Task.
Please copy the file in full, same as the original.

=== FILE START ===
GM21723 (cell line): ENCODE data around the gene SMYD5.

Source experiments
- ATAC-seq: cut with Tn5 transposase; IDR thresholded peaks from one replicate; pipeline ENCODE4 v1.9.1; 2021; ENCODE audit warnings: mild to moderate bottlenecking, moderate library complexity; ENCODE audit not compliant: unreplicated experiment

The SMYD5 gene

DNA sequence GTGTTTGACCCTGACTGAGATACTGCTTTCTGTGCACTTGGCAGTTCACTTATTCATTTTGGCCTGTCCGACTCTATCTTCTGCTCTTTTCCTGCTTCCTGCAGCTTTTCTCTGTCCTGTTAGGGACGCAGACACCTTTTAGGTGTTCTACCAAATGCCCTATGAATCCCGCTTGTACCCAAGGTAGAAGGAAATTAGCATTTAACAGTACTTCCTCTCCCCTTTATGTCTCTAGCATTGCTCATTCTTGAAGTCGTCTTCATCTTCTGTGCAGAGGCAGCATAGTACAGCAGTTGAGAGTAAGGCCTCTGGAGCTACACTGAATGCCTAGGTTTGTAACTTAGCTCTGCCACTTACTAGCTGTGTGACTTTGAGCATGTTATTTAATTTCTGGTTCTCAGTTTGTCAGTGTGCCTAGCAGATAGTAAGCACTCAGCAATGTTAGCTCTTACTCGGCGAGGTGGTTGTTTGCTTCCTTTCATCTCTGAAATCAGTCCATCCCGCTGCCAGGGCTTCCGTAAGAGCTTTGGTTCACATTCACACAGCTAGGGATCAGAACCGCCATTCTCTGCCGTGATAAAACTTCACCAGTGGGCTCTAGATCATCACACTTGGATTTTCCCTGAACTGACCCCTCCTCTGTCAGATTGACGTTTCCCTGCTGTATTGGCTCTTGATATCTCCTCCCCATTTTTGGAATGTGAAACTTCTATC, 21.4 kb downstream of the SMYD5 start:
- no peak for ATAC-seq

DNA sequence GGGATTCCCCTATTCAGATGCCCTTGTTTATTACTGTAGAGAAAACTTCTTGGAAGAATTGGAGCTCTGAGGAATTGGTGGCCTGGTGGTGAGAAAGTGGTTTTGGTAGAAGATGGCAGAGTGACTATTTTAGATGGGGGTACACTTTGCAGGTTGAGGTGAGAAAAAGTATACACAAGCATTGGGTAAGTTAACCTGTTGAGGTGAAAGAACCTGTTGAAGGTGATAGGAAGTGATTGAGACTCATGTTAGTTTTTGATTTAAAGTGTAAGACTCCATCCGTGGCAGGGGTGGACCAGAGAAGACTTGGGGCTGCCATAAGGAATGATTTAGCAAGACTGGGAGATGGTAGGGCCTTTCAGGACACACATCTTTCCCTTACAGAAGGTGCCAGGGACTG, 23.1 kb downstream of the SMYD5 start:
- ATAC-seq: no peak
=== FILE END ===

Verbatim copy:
GM21723 (cell line): ENCODE data around the gene SMYD5.

Source experiments
- ATAC-seq: cut with Tn5 transposase; IDR thresholded peaks from one replicate; pipeline ENCODE4 v1.9.1; 2021; ENCODE audit warnings: mild to moderate bottlenecking, moderate library complexity; ENCODE audit not compliant: unreplicated experiment

The SMYD5 gene

DNA sequence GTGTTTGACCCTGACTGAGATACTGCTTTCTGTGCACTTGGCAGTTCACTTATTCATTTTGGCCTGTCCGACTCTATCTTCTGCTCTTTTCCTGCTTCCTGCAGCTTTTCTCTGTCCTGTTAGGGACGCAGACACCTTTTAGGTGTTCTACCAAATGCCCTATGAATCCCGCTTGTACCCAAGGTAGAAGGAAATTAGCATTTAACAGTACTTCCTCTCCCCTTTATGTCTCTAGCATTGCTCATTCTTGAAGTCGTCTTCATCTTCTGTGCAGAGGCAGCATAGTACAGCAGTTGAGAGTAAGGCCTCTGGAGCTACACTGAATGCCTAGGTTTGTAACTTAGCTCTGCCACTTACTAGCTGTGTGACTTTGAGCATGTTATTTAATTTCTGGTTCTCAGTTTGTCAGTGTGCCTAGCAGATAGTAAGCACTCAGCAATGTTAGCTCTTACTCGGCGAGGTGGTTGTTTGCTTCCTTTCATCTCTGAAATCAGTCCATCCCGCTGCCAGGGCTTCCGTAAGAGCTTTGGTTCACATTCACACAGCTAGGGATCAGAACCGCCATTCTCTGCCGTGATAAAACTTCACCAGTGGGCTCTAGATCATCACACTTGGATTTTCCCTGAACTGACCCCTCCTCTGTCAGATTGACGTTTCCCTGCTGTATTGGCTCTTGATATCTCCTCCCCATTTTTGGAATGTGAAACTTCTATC, 21.4 kb downstream of the SMYD5 start:
- no peak for ATAC-seq

DNA sequence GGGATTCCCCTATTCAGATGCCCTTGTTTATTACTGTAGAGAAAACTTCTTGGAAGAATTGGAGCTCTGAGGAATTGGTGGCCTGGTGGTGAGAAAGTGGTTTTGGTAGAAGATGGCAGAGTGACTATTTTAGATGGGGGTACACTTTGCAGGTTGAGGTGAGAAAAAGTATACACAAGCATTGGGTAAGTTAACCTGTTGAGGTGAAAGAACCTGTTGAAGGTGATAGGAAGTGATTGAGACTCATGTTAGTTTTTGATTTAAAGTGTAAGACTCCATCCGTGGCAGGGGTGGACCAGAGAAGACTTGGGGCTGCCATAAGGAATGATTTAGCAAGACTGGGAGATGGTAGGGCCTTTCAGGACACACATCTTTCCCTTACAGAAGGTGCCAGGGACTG, 23.1 kb downstream of the SMYD5 start:
- ATAC-seq: no peak